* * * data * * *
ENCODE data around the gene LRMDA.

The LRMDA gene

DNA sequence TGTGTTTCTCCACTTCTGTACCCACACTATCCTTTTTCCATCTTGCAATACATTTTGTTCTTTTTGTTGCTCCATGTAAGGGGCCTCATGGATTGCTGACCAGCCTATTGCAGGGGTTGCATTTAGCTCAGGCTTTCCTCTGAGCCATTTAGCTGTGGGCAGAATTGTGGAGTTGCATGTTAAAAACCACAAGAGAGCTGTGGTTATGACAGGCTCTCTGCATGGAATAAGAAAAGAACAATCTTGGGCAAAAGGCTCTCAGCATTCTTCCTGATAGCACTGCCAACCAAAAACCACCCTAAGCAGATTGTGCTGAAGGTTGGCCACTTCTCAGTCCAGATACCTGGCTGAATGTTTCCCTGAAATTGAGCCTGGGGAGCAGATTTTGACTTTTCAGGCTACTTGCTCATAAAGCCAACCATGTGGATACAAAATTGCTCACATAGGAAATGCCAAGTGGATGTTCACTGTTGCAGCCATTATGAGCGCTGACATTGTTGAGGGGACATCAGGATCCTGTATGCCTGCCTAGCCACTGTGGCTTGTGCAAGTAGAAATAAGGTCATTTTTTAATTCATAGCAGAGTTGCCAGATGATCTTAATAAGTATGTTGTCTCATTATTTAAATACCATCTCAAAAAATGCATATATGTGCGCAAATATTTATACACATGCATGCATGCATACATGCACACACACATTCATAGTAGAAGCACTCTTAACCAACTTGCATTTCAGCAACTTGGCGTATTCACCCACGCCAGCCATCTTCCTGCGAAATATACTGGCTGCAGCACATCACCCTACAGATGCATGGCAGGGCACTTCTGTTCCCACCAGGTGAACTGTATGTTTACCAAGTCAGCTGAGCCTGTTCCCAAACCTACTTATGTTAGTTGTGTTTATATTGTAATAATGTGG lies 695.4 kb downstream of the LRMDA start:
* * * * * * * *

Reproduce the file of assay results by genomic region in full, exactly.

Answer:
ENCODE data around the gene LRMDA.

The LRMDA gene

DNA sequence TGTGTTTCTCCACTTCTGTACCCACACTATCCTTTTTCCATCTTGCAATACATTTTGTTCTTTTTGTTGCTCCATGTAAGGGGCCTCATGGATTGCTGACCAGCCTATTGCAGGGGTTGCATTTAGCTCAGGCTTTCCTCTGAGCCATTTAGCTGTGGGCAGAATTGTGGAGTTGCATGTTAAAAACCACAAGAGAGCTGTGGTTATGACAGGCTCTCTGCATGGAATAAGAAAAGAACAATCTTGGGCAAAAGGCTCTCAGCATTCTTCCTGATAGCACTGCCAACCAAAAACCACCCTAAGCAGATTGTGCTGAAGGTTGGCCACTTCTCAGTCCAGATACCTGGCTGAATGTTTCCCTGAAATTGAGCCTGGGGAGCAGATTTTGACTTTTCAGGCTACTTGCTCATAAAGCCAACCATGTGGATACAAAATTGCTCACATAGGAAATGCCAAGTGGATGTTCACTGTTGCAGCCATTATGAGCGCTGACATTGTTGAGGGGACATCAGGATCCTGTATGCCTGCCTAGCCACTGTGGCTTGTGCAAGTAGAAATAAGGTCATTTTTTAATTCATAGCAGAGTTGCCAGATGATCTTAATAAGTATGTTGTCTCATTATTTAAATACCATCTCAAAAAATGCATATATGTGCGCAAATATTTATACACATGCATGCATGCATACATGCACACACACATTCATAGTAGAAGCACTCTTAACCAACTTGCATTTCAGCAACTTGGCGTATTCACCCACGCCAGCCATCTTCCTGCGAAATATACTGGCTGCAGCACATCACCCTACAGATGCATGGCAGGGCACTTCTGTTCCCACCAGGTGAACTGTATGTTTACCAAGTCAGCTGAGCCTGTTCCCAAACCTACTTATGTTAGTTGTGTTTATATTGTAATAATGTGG lies 695.4 kb downstream of the LRMDA start: